Former UJ execs ordered to cough up the money

Two former executives who ripped off the University of Johannesburg (UJ) have been ordered to pay back the money they allegedly siphoned from the university.

Professor Roy Marcus — the former chairperson of the university’s council — and Jaco van Schoor — the former deputy vice-chancellor of finance — used fraudulent invoices to channel money intended for UJ’s projects (one of which was solar geyser installation) to companies linked to them.

Neither Marcus nor Schoor were in the Johannesburg high court when the order for them to pay R14-million to UJ was granted.

On Wednesday, The Star reported the two men did not oppose an application for damages that UJ and the Resolution Circle — a company wholly owned by the university and used in its commercialisation activities — brought against them in the Johannesburg high court.

According to UJ’s content and publications manager Priyal Pillay however, since the judgment was granted in Marcus and Van Schoor’s absence, “There is still a possibility for them to apply for rescission of the judgment.”

According to court papers, Clarify Investment earned over R10 871 506.14 from the transactions, while Triad Capital and Mainstream Aquaculture received R2.2-million and R1.2-million respectively.

READ MORE: Corruption Watch releases biannual corruption trends report

The money paid to the three companies was then channelled to Innovative Investment Corporation, and UJ received neither services nor goods from the transactions. Marcus and Van Schoor were directors of Innovative Investment Corporation, a fact that they did not declare to UJ, The Star reported.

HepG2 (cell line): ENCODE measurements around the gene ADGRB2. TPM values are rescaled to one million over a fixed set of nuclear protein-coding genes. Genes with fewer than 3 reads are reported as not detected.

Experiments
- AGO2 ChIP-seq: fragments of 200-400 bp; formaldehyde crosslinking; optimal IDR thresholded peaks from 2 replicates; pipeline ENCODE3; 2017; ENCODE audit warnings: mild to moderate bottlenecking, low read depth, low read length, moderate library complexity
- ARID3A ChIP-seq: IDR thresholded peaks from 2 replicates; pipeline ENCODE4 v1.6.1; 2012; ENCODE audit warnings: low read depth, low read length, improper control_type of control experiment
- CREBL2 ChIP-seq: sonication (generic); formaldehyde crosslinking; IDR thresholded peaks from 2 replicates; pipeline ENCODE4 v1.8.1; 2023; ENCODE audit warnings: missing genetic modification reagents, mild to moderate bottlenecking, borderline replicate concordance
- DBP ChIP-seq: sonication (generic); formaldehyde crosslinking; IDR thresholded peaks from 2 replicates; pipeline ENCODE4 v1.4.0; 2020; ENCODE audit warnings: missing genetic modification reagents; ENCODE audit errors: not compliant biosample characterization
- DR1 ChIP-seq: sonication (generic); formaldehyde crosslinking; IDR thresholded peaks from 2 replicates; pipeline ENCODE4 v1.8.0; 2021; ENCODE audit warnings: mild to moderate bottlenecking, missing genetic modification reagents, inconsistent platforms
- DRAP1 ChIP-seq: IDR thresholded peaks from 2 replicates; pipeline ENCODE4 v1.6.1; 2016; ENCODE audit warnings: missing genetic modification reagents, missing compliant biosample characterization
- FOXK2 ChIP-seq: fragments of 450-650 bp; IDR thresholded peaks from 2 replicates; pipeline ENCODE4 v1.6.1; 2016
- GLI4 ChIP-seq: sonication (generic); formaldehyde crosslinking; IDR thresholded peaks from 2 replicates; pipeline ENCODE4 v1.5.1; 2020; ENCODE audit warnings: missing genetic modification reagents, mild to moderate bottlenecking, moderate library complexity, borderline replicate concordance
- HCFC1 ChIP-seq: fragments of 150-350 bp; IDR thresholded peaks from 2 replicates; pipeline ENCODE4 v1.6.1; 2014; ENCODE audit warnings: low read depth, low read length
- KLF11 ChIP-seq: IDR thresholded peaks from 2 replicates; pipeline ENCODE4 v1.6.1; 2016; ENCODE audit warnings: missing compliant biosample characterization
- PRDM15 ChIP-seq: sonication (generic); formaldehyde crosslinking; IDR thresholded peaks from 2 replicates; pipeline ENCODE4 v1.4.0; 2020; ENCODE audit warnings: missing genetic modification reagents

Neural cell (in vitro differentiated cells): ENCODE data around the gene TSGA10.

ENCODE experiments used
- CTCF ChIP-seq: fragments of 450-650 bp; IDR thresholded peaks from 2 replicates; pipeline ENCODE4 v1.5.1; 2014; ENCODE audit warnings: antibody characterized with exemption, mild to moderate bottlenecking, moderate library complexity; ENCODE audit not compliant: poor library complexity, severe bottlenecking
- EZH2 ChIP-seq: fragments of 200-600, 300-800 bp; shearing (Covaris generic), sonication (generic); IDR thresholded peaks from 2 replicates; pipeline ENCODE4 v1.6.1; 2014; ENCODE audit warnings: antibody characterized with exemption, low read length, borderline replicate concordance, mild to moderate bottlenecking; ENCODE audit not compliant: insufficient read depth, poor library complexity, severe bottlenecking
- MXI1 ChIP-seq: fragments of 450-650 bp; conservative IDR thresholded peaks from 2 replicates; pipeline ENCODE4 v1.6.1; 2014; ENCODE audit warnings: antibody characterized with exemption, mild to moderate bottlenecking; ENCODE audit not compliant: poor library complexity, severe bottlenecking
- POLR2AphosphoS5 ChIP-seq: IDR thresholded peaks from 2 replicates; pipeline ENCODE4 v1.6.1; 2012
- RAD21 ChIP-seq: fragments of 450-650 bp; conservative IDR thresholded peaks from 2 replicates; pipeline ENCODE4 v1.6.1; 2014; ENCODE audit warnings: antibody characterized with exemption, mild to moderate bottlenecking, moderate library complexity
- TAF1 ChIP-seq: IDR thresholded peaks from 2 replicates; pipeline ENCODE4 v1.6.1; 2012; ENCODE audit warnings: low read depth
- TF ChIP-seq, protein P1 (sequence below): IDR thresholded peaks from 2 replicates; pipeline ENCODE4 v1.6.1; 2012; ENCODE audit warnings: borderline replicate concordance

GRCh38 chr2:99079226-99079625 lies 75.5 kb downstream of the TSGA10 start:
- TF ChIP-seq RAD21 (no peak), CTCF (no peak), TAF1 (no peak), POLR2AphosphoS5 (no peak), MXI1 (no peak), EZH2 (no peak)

According to court papers, the payments were made in violation of the university’s procurement policies. By defrauding the university, UJ noted in its court papers that the pair had “wrongfully caused the plaintiffs damages by their intentional or negligent conduct”.

In a statement, UJ noted that the companies had “acted fraudulently by submitting invoices for work they had not done”.

Marcus resigned from his position in September last year, and Van Schoor was fired after disciplinary proceedings in 2017 found that he had breached his employment contract with UJ.

In response to the above article and others in the media, Marcus and Van Schoor responded saying:

On 8 August 2018, The Star published an article headed “UJ retrieves stolen R14m” regarding Professor Roy Marcus and Mr Jaco van Schoor. The Star did not afford Professor Marcus or Mr van Schoor a right of reply in respect of this article.

The attorneys for Professor Marcus and Mr van Schoor have provided the following response to the article:

“Both Professor Marcus and Mr van Schoor strenuously deny the allegations made against them by the University of Johannesburg. There is no basis whatsoever for a conclusion that they “stole” money or in any way acted fraudulently or unlawfully.

When the High Court granted the application for summary judgment order referred to in the article, it did not have the benefit of the version of Professor Marcus or Mr van Schoor on oath, nor did it hear argument from our clients’ counsel. An application to rescind the High Court order will be launched on 10 August 2018, so as to allow the matter to proceed to trial.

Professor Marcus and Mr van Schoor are of the view that they have not engaged in any wrongdoing. They welcome the opportunity for the matter to proceed to trial on its merits, so that they can fully ventilate the issues and clear their names”.

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